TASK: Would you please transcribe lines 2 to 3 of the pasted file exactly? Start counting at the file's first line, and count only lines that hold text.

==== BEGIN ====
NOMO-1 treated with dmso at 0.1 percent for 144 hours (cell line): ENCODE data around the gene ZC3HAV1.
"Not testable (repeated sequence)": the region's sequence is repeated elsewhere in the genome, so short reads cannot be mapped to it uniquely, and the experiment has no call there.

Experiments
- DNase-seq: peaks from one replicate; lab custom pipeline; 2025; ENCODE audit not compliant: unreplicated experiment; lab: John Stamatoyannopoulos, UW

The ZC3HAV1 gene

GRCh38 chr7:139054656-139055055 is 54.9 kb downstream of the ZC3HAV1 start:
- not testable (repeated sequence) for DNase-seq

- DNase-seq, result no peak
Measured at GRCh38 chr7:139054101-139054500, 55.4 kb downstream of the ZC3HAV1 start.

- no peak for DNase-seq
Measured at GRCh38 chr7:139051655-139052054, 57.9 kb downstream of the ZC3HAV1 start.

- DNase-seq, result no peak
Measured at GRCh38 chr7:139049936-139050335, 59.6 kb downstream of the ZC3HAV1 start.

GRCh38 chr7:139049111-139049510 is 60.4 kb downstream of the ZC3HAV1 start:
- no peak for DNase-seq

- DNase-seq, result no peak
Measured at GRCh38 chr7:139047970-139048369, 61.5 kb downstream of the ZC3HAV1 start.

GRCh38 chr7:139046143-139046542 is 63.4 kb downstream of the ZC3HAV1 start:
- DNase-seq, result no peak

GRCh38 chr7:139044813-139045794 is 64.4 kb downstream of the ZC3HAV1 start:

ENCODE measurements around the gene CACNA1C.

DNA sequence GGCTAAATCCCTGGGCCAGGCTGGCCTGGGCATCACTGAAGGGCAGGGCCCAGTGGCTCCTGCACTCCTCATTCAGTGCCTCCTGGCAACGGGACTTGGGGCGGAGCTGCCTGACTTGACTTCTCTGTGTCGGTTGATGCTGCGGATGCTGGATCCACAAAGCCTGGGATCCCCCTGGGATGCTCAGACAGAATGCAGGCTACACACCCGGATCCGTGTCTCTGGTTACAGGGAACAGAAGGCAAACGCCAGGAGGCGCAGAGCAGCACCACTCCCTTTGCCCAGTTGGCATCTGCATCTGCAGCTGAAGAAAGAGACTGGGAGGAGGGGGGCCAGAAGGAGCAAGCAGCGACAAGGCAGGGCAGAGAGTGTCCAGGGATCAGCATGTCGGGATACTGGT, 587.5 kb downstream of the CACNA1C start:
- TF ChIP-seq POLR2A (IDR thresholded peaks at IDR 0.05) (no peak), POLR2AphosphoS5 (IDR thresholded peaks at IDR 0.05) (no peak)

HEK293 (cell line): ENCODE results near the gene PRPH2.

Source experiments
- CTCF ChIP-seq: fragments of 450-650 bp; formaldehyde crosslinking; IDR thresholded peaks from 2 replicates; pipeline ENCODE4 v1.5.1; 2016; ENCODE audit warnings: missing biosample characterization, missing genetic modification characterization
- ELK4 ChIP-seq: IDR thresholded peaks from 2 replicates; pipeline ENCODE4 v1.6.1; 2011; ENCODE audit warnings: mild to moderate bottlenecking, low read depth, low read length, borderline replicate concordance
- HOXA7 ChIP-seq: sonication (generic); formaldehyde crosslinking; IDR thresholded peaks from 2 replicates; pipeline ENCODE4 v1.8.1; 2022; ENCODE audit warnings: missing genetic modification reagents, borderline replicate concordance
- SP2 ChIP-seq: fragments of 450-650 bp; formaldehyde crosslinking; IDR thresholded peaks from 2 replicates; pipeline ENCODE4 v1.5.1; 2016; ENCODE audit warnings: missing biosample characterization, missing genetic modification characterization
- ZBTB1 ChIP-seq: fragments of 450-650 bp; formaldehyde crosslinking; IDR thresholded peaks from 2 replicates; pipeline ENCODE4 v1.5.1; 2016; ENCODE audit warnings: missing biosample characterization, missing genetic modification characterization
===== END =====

"Not testable (repeated sequence)": the region's sequence is repeated elsewhere in the genome, so short reads cannot be mapped to it uniquely, and the experiment has no call there.

Experiments